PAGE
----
The advent of the Internet—and the virtual landscape that came as a result—is considered by many to be among the greatest technological advances in history, and the Web is constantly praised for its ability to provide surfers with instant, real-time information and services, among other boons. But what are not so often talked about are the Internet’s negative effects on individuals.
A recent Stanford University School of Medicine study attempts to change that by bringing attention to the concept of Internet addiction, according to an Oct. 17 press release posted on BusinessWire.com, and the researchers’ findings suggest the issue is worthy of further examination.
The telephone-based study of 2,513 adult Americans appears in the October issue of CNS Spectrums: The International Journal of Neuropsychiatric Medicine, and lead author Elias Aboujaoude, MD, said it is the first large-scale, random-sample epidemiological study ever performed on the subject of Internet addiction.
Among the study’s notable findings are the following:
Nearly 14 percent of participants—or roughly 1 out of 8—said they find it difficult to remain away from the Web for days at a time.
More than 12 percent often or very often stay online for longer than they intend.
More than 12 percent have felt some urge to cut down on Web surfing.
Almost 9 percent have at some point tried to hide their surfing habits from family, friends or others.
More than 8 percent have attempted to escape some problem or concern in their life via the Internet.
- Just under 6 percent said personal relationships were hampered by their excessive Web surfing.
“We often focus on how wonderful the Internet is—how simple and efficient it can make things. But we need to consider the fact that it creates real problems for a subset of people,” Aboujaoude, who is clinical assistant professor in psychiatry and behavioral sciences and director of Stanford’s Impulse Control Disorders Clinic, said in the release.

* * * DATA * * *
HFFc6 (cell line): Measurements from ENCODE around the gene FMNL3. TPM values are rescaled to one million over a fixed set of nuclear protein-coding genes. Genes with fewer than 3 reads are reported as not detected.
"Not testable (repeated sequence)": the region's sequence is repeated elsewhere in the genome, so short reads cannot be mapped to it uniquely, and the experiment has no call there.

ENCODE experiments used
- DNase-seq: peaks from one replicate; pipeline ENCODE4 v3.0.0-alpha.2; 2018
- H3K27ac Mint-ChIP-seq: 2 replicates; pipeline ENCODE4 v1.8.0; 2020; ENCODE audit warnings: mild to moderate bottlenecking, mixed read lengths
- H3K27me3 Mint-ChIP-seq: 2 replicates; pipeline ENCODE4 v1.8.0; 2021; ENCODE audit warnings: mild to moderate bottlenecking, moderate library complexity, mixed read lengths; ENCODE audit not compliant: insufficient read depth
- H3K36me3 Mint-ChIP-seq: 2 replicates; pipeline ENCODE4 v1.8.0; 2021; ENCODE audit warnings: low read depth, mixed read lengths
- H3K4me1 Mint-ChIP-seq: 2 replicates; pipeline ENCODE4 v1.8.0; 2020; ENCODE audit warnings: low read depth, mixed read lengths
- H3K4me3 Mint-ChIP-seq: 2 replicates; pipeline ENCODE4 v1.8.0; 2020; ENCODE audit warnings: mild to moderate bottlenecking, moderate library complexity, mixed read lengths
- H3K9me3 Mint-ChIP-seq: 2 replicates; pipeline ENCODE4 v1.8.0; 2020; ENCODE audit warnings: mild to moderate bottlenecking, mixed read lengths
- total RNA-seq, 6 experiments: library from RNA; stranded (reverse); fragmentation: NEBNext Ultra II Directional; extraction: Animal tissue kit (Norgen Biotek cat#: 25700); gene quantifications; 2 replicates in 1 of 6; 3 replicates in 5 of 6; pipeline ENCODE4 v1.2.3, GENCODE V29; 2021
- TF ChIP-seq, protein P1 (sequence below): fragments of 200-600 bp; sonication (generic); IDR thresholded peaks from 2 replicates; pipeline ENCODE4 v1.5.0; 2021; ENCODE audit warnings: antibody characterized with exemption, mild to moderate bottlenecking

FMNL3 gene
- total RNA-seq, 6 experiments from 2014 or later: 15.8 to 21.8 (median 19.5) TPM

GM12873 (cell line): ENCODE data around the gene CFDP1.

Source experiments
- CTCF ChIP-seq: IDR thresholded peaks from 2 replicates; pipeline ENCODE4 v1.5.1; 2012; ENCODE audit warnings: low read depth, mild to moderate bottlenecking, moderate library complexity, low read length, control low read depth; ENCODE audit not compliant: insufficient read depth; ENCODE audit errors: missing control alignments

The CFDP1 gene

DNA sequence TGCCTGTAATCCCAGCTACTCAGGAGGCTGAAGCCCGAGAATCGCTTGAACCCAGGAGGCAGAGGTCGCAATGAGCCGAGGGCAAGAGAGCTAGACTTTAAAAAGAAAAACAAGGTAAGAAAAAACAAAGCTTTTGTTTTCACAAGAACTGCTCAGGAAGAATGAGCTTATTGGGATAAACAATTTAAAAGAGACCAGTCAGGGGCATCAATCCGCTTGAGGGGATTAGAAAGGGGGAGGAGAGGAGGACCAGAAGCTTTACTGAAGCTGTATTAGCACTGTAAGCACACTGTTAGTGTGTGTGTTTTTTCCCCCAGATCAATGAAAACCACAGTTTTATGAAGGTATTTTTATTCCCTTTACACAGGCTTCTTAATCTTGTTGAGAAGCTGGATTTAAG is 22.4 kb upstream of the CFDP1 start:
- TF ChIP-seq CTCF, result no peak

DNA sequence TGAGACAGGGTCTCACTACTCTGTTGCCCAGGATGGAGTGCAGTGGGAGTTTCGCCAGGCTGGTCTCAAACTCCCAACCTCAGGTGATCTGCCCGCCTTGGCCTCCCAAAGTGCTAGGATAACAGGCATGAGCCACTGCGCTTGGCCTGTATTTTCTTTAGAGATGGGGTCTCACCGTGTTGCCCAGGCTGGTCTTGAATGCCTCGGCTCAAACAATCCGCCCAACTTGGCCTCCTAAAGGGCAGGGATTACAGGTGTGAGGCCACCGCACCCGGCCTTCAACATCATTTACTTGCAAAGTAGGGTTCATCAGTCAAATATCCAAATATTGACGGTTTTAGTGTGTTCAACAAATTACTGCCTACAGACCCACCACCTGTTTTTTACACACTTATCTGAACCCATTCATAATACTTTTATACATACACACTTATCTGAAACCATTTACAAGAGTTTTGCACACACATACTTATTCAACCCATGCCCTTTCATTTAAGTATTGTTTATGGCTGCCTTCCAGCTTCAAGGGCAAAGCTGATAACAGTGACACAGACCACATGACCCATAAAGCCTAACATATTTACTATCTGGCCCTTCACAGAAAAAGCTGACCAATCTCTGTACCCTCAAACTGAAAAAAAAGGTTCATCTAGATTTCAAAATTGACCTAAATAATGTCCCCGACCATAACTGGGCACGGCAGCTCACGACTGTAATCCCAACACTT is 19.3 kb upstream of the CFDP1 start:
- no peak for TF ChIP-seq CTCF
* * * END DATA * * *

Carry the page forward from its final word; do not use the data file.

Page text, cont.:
Aboujaoude compared the effects of some Web users’ compulsive surfing, posting and networking habits to those of substance abuse and impulse control disorders, and said an increasing number of Americans are seeking medical attention from doctors or others to address concerns over their Internet use, according to the release.
The study identified the average affected person as a single, college-educated, 30-something, Caucasian male who surfs the Web for about 30 hours a week for “non-essential” purposes, according to the release. Upon quick examination of this demographic, it’s not far-fetched to consider that such “addiction” is in effect a pornography addiction, but Aboujaoude said pornography is only part of the issue.
“Not surprisingly, online pornography and, to some degree, online gambling, have received the most attention—but users are as likely to use other sites, including chat rooms, shopping venues and special-interest sites,” Aboujaoude said in the release. “Our survey did not track what specific Internet venues were the most frequented by respondents, but other studies, and our clinical experience, indicate that pornography is just one area of excessive Internet use.”
In the past, the subject of Web addiction hasn’t been probed deeply, but Aboujaoude said it’s starting to garner attention from experts in the medical and technological communities. One question that needs to be answered is whether such an addiction is its own distinct disorder or the product of another, such as manic depression or obsessive-compulsive disorder, Aboujaoude said.
The study was funded by an educational grant provided by Forest Laboratories.
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